A. There isn’t much known about MBS childhood experiences so we don’t really get enough information on that. However, we do get enough to know about his father, the politics of Saudi Arabia, the shuffling of ministers and now MBS was able to enter the royal monarchy and work his way up. Unlike his elder brothers who were all educated abroad in the West, MBS studied at the local university in Saudi Arabia. He was the quiet one, the withdrawn on, and you know how they say the quiet ones are the ones who make the biggest noise!
In one anecdote, MBS mother had hired an English professor to help the children learn English. The professor recalled that despite MBS being the quiet one, he was also very assertive, cheeky, and would get his way at the end. The markings of a politician.
B. Along with MBS personal life story, the author also details the upheavals and changes Saudi Arabia would go through. One of the major issues he talks about is the issue of women driving, and how the government would oppose the movement, even putting the female protestors in jail.
C. International players also played a part in bringing about the change in Saudi Arabia, most prominently the American President Trump. MBS close connections with the White House gave him all the power to shake things up in Saudi Arabia.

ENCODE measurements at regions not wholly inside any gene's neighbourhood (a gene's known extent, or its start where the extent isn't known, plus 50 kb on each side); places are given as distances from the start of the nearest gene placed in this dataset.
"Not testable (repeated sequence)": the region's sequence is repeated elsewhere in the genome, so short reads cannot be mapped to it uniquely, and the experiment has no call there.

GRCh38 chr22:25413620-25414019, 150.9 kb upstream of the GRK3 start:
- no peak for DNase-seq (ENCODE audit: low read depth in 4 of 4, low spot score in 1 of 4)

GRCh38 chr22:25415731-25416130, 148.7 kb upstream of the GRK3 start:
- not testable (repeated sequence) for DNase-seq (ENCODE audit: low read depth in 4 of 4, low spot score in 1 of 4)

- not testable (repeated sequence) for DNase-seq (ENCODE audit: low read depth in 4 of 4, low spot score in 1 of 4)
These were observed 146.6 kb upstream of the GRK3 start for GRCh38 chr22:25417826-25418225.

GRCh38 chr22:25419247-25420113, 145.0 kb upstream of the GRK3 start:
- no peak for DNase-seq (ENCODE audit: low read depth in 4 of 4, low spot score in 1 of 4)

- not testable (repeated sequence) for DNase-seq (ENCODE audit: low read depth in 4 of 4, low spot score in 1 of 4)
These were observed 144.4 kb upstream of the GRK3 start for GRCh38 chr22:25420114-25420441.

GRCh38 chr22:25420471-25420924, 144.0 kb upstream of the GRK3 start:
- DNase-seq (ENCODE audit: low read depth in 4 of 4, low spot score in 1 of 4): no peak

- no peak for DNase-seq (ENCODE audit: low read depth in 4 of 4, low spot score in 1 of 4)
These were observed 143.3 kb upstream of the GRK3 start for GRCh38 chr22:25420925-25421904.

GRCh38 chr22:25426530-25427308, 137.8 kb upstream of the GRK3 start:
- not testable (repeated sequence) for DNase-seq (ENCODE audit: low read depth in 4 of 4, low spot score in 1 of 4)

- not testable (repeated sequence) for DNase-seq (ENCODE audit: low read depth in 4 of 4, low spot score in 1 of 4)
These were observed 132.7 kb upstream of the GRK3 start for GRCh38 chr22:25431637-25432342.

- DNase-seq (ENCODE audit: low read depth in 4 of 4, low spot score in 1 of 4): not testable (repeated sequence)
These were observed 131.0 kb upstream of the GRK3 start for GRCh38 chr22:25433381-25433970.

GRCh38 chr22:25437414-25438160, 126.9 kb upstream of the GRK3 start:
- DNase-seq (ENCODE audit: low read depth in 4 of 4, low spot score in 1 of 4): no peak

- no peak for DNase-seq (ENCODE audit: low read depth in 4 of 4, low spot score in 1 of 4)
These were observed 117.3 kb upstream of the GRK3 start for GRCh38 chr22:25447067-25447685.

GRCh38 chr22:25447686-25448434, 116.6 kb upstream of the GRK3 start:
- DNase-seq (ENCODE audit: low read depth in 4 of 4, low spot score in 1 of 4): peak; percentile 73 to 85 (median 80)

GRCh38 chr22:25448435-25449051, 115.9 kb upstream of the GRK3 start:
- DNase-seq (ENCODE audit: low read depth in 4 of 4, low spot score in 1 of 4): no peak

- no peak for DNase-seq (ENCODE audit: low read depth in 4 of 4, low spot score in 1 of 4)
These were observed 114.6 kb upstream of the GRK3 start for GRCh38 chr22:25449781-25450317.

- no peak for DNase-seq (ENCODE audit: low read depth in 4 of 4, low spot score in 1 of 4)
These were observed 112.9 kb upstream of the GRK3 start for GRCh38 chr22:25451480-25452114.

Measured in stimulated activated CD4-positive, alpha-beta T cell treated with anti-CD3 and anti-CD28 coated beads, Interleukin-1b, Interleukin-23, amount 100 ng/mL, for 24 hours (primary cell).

He also talks about the close connections between Saudi Arabia and Lebanon, and how the key players attempted to change things around.
D. Another highlight of the book covers the moment when MBS arrested up the wealthy people in Saudi Arabia and put them up in the luxurious Rotz Carlton, in an effort to show the world that corruption is being rooted out.
E. Finally, the author talks about the infamous murder of Jamal Khashoggi, implying MBS was behind the murder.
Should I read it?
I remember on my trip to Jeddah in 2019, I asked the local Saudi taxi driver what he thinks of MBS, and he outright blurted out saying he doesn’t like MBS: “Everything is too open now. This is not Saudi culture and all the jobs for women. No jobs for young Saudi men.” On the flip side, when I talked to the woman at the hotel check-in desk what she thought of MBS, she smiled and said, “We love MBS! He has made life so much easier for us. We have jobs, we have freedom, we love him.”
One has to keep in mind that book is not a biography, so once you get past that, I feel this book does make for an interesting read. If you are interested in understanding Saudi Arabia in-depth, wanting to know more about MBS, how the changes are taking place in Saudi Arabia, then this book is for you. What you will not find is a detailed history of the Kingdom (for that you should read Inside the Kingdom by Robert Lacey).
Is MBS a dictator? Is he playing into the hands of the Western powers? Is he genuinely making an effort for the local Saudis (some, especially women, are happy with him, others (mostly men) aren’t happy with him)? MBS is a divisive figure in Saudi Arabia but nonetheless a very secretive, intriguing, and mysterious person at the same time. The book may not answer the above questions but it will certainly give you a rare insight into the mind of the powerful mind of MBS.